For Intel, the demo provides additional validation for 5G laptop makers to rely on Intel 12-generation Intel core processors. Intel also gains additional sales and marketing ammunition for its new 13th Gen mobile processors (codenamed Raptor Lake) which are aimed primarily at transforming the overall laptop experience including thin light laptops, gaming notebooks, as well as Internet of Things (IoT) devices. I expect that Intel’s 13th Gen mobile processors can make further inroads throughout the gaming and creator communities since it’s built for gamers seeking maximum performance across the latest games (i.e., endurance gaming), while simultaneously having the capabilities to support a wide array of other workloads.

I believe the demo can encourage CSPs to prioritize laptop-driven 5G monetization use cases, diversifying revenue streams beyond smartphone devices. Through inclusion of Windows 11 laptops, Microsoft can gain more influence across the 5G ecosystem including making Azure for Operators more attractive for enterprises and CSPs to consider and adopt. Specifically, network slicing capabilities enable defining Service Level Agreements per slice for Windows applications and use cases, such as Microsoft Teams and Office365, AI, game/media streaming, and augmented reality/extended reality (AR/XR) applications.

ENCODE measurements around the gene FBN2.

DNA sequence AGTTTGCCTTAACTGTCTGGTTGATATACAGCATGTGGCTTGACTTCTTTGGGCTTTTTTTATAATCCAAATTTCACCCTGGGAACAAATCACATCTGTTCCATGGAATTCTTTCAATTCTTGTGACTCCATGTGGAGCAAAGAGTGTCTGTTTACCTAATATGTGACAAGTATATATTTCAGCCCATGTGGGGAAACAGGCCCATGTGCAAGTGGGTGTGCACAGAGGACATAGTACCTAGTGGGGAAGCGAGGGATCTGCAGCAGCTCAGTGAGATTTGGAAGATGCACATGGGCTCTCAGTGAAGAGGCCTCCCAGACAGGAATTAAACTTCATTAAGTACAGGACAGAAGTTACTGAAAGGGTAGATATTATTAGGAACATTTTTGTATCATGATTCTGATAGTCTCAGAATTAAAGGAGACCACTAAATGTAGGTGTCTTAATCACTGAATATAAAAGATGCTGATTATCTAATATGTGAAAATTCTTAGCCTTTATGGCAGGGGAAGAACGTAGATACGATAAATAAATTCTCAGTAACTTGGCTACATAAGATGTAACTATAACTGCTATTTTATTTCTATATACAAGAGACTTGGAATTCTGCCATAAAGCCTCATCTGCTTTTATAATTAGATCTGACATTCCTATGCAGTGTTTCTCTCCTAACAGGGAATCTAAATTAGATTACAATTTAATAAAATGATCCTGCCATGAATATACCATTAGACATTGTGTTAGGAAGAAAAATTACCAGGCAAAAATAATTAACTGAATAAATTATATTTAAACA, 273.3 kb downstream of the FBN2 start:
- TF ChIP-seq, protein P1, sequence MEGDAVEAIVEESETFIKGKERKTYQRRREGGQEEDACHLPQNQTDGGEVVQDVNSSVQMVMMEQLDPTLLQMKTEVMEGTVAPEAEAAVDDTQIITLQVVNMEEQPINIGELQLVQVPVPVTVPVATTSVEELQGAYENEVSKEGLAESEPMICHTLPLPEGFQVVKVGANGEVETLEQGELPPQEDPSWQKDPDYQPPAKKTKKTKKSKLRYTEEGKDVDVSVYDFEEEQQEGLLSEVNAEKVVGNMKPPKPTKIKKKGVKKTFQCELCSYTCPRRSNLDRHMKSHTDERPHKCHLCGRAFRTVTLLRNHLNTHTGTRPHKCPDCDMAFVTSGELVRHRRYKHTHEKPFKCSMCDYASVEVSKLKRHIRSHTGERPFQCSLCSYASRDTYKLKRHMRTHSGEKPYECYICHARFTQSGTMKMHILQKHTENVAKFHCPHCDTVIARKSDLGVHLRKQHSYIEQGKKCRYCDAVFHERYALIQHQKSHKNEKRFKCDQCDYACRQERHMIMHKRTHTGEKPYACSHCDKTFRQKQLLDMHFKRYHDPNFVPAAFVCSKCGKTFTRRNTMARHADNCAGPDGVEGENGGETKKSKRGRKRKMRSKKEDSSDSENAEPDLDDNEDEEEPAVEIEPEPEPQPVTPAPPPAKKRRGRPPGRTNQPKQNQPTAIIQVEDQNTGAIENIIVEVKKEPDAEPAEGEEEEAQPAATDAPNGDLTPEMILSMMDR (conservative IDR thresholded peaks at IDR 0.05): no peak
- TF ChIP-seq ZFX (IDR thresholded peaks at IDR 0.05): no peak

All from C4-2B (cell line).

Key Takeaways: Ericsson, Intel, and Microsoft Play Slice with Laptop Network Slicing Demo

Overall, the laptop network slicing demo gives Ericsson, Intel, and Microsoft critical sales and marketing momentum in the lead up to MWC 2023. Through supporting E2E network slicing on laptops the trio incentivizes CSPs to confidently accelerate their 5G SA network expansion and broaden their 5G monetization ambitions.

Other insights from Futurum Research:

Ericsson Expands Private Networks Offerings with NetCloud Private Networks Add: Can It Help Ease CBRS Adoption?

CES 2023: Intel Unleashes 13th Gen Core Mobile Processors Aimed at Elevating Mobile Platform Experiences

Microsoft Revenue Hits $52.7B for Q2 FY23, Up 2% YoY

Image Credit: AgilityNetworks

Author Information

Ron is an experienced, customer-focused research expert and analyst, with over 20 years of experience in the digital and IT transformation markets, working with businesses to drive consistent revenue and sales growth.

He is a recognized authority at tracking the evolution of and identifying the key disruptive trends within the service enablement ecosystem, including a wide range of topics across software and services, infrastructure, 5G communications, Internet of Things (IoT), Artificial Intelligence (AI), analytics, security, cloud computing, revenue management, and regulatory issues.

Prior to his work with The Futurum Group, Ron worked with GlobalData Technology creating syndicated and custom research across a wide variety of technical fields. His work with Current Analysis focused on the broadband and service provider infrastructure markets.

Ron holds a Master of Arts in Public Policy from University of Nevada — Las Vegas and a Bachelor of Arts in political science/government from William and Mary.